Example Of Descriptive Analytics
Descriptive analytics helped a company segment its customers in a better way. By analysing the visitors’ behaviour on its website, the organisation could find customers interested in different products. The firm then went on to create remarketing campaigns with information that was useful for each of the customer segments. This greatly improved the firm’s conversion rates.
The Descriptive Analytics Process
The business must start by stating the metrics it wants to generate by doing this analysis. The sales department may want to find out sales growth every quarter. But the accounting department may be interested in knowing how long the firm has taken to get its collectables from the customers. Only once the metrics have been set can the company decide on the data they need to analyse. The next stage is to see where the data is available. In many companies, the information may be scattered in various sources.
The next step is to extract and prepare the data. As the data is scattered in various sources, this job can consume a lot of time and effort. Another important task to be done is to clean the available data. One must remove the inconsistencies and mistakes in the data before using it for analytics. Once the data is ready, then the analytics process starts. Experts use various tools for this purpose. The details needed by different departments are analysed. The outcome of the analysis is presented in a way that everyone can understand.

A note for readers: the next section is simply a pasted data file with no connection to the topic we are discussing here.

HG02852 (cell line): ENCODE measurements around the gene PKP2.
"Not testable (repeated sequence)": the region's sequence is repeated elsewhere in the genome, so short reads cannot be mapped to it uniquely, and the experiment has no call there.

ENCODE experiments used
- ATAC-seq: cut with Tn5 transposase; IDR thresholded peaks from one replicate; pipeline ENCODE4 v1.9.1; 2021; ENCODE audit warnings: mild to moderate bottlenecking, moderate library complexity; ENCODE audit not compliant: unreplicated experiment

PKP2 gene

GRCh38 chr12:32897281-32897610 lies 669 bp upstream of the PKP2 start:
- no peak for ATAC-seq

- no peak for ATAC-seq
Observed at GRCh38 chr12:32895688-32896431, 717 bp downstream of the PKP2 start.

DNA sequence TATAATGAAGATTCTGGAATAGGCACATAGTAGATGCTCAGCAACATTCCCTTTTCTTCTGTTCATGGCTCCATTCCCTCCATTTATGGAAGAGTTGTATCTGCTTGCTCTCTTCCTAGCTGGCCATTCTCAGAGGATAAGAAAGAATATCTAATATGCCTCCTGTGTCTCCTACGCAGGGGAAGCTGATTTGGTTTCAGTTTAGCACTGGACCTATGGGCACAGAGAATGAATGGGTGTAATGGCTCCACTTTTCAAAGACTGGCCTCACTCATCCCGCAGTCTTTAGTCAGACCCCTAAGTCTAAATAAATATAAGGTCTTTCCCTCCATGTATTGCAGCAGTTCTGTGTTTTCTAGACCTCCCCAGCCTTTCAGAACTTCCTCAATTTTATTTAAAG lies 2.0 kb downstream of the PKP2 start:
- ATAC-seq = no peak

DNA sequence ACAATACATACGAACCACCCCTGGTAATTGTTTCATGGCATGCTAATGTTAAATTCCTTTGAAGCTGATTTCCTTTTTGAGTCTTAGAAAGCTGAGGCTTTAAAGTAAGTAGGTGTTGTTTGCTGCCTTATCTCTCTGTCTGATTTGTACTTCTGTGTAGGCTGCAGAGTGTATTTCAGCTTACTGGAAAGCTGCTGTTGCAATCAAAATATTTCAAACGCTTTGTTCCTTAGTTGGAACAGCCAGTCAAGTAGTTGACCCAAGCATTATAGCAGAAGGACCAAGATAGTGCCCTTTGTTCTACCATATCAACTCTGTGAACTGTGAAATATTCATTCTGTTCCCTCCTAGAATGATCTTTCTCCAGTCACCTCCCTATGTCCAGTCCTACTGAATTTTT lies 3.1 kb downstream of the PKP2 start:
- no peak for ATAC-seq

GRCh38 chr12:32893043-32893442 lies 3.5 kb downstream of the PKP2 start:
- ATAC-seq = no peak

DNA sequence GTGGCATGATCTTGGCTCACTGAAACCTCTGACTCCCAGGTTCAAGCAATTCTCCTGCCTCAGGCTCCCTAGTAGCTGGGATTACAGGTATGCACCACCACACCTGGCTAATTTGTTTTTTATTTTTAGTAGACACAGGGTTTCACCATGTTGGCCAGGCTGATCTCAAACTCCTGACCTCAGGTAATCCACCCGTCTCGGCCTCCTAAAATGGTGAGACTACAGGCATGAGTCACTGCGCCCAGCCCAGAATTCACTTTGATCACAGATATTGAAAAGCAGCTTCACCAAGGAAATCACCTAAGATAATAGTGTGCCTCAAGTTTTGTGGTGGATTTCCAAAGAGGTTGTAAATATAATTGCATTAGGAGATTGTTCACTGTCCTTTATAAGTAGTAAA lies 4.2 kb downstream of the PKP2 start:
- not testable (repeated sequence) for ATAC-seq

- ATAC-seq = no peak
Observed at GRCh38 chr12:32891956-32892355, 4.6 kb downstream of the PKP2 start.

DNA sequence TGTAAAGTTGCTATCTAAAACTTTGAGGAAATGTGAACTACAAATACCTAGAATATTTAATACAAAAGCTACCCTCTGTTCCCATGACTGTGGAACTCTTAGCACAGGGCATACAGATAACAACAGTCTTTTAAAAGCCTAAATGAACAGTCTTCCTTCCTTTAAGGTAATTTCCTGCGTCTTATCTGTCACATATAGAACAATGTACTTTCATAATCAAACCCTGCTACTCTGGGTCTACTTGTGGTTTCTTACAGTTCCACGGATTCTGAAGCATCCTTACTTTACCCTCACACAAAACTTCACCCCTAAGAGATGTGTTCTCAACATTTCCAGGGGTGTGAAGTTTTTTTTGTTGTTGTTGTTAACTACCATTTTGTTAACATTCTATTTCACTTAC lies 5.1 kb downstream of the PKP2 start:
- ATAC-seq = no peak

We are halfway through our comparison of descriptive vs predictive analytics. The next step is to understand what predictive analytics is. One can learn all forms of business analytics methods in the Advanced Executive Certificate Course in Product Management. You can visit our portal to learn more about this program.